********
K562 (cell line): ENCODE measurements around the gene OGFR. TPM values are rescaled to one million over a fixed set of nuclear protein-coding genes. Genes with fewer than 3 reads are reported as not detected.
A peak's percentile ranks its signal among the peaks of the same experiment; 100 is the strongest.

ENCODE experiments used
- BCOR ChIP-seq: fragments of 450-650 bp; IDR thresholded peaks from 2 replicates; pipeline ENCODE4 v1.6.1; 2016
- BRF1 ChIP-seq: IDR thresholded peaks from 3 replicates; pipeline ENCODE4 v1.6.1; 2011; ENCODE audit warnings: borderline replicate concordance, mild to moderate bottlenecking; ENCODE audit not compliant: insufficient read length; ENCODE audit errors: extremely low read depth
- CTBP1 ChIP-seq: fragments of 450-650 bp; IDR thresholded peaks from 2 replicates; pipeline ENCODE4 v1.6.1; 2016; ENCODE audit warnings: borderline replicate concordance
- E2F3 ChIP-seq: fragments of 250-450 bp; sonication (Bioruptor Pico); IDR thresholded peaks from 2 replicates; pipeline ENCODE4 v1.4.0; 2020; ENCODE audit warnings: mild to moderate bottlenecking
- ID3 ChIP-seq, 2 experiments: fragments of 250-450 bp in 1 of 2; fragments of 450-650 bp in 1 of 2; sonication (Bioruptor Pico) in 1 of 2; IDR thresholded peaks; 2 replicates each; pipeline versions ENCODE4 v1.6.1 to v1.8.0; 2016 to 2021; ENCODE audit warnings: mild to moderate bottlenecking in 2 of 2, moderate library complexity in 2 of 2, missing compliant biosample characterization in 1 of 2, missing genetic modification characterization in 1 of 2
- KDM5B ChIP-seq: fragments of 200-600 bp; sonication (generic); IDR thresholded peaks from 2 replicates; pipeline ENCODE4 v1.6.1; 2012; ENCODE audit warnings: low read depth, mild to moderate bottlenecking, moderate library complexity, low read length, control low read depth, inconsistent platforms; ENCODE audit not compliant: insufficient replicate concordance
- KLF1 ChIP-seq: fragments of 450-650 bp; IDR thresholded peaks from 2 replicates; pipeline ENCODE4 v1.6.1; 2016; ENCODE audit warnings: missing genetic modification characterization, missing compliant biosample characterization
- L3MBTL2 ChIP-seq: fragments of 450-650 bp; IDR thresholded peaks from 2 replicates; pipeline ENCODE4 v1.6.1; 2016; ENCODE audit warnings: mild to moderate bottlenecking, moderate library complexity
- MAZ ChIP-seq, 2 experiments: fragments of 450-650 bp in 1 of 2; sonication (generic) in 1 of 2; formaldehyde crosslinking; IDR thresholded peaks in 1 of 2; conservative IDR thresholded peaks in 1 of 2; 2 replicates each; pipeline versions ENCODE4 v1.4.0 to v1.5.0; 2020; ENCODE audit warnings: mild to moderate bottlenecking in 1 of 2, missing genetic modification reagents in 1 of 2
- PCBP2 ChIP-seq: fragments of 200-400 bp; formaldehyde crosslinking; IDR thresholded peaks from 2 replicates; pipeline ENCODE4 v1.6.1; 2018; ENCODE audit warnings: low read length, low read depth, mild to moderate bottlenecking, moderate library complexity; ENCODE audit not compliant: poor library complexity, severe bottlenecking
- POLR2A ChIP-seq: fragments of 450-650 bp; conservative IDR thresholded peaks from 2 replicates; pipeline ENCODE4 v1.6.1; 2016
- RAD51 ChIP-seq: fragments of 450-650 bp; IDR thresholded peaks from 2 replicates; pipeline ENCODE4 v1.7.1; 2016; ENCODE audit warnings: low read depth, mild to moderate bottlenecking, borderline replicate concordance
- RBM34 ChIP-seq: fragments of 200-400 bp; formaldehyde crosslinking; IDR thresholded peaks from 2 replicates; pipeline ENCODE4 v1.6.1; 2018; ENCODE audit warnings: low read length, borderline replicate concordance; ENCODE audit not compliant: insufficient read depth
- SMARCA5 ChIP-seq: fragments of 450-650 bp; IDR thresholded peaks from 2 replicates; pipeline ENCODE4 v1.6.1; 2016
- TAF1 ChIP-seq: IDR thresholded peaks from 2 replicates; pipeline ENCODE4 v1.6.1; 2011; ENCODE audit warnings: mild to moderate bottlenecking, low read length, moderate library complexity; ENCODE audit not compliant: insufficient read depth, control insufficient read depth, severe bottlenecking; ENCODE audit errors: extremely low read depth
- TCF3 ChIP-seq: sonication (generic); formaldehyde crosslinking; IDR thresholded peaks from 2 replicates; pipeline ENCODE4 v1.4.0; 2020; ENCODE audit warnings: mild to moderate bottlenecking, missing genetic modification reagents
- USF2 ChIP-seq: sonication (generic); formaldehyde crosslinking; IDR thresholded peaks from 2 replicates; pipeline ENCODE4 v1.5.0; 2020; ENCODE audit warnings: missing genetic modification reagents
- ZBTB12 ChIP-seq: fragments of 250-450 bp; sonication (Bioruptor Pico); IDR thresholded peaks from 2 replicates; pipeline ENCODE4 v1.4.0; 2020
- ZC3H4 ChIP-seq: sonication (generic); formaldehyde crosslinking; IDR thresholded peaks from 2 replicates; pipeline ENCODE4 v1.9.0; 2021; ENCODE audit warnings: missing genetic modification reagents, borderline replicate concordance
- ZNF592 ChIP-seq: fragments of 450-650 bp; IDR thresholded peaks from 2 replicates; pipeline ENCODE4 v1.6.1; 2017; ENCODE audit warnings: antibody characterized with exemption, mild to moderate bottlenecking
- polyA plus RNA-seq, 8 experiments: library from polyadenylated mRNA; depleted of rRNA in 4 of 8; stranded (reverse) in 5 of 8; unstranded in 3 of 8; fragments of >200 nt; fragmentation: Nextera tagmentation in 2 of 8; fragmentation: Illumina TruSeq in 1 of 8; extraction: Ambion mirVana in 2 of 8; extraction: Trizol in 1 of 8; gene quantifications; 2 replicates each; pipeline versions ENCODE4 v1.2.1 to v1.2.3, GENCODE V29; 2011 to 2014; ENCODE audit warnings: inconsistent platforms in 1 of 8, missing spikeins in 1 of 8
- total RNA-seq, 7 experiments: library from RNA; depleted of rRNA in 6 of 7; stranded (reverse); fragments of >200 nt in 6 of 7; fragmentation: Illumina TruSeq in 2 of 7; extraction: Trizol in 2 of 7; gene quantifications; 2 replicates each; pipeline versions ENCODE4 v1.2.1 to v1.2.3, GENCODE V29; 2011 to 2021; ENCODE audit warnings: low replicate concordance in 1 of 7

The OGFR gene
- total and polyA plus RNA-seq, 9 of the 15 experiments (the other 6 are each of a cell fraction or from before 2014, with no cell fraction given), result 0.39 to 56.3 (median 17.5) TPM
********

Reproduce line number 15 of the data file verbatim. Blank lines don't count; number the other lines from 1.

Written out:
- RAD51 ChIP-seq: fragments of 450-650 bp; IDR thresholded peaks from 2 replicates; pipeline ENCODE4 v1.7.1; 2016; ENCODE audit warnings: low read depth, mild to moderate bottlenecking, borderline replicate concordance